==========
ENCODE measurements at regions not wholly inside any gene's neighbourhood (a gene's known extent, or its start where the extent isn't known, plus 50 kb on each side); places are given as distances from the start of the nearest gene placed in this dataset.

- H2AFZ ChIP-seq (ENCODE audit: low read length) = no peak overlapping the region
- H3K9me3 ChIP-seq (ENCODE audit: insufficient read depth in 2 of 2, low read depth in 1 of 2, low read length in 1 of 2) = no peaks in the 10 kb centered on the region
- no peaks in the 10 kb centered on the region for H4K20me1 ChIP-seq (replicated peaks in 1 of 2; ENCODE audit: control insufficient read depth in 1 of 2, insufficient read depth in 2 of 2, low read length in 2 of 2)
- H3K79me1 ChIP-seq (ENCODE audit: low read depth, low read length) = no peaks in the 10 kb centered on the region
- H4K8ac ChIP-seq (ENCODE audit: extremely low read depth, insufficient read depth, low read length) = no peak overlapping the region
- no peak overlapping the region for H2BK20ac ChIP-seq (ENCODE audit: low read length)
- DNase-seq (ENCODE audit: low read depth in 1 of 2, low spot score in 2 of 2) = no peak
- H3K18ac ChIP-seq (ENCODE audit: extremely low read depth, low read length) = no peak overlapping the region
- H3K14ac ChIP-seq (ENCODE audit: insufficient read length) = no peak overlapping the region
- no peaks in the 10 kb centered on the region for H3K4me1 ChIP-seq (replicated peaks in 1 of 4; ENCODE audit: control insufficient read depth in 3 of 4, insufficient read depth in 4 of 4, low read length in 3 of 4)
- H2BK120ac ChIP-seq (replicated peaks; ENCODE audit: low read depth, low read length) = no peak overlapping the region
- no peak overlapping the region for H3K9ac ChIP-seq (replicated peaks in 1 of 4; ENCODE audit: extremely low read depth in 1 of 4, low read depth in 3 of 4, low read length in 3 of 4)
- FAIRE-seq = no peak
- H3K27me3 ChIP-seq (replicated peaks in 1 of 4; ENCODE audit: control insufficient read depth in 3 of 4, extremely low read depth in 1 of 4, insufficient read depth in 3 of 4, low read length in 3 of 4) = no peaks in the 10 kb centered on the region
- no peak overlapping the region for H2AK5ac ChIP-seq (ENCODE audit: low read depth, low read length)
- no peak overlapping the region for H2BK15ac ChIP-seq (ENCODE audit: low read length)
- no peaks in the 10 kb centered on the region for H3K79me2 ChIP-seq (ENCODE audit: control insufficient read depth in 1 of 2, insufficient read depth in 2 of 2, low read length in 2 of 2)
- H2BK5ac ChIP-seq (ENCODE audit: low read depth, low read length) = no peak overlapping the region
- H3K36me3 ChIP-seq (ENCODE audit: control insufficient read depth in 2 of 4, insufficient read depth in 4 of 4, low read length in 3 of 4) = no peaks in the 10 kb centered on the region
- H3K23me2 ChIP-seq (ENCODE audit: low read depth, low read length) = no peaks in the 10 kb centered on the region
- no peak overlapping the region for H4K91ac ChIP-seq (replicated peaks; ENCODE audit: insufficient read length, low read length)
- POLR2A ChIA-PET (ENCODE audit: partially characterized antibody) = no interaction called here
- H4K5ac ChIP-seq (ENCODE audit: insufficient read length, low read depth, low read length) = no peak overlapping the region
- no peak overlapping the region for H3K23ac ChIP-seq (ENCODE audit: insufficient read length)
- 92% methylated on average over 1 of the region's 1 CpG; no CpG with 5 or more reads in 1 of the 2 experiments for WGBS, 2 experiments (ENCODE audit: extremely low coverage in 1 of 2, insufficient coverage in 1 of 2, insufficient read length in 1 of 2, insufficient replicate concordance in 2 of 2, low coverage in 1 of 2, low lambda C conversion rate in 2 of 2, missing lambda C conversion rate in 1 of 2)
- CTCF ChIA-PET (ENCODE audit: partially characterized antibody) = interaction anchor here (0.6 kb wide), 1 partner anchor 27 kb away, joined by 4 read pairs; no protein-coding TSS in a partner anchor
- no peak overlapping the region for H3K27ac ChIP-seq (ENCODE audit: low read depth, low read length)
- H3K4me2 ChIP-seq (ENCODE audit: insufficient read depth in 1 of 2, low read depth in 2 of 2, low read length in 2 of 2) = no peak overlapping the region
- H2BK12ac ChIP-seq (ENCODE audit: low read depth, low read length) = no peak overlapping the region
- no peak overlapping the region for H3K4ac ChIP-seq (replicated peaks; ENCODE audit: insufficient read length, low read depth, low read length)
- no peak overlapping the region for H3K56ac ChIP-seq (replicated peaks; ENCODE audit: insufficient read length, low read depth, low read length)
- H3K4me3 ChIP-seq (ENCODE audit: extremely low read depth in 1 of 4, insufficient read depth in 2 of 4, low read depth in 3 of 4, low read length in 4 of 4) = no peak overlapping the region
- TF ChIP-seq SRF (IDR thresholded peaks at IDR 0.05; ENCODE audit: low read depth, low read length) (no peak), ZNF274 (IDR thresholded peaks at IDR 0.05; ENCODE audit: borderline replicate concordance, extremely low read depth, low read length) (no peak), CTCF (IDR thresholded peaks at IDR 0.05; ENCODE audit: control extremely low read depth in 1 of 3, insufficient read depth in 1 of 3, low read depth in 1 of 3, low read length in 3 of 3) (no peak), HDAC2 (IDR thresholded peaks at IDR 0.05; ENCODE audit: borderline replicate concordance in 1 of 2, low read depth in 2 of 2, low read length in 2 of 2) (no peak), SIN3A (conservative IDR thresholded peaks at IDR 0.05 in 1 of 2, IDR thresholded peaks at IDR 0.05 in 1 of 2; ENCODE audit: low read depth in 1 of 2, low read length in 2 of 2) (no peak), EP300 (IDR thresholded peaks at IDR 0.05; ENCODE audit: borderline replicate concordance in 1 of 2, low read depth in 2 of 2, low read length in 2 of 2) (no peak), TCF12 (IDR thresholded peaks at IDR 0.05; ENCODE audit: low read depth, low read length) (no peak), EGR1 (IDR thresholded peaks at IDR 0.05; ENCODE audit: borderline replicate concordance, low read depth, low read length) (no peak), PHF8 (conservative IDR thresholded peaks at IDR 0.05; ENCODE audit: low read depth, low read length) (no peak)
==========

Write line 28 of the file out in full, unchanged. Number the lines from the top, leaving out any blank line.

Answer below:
- no peak overlapping the region for H3K27ac ChIP-seq (ENCODE audit: low read depth, low read length)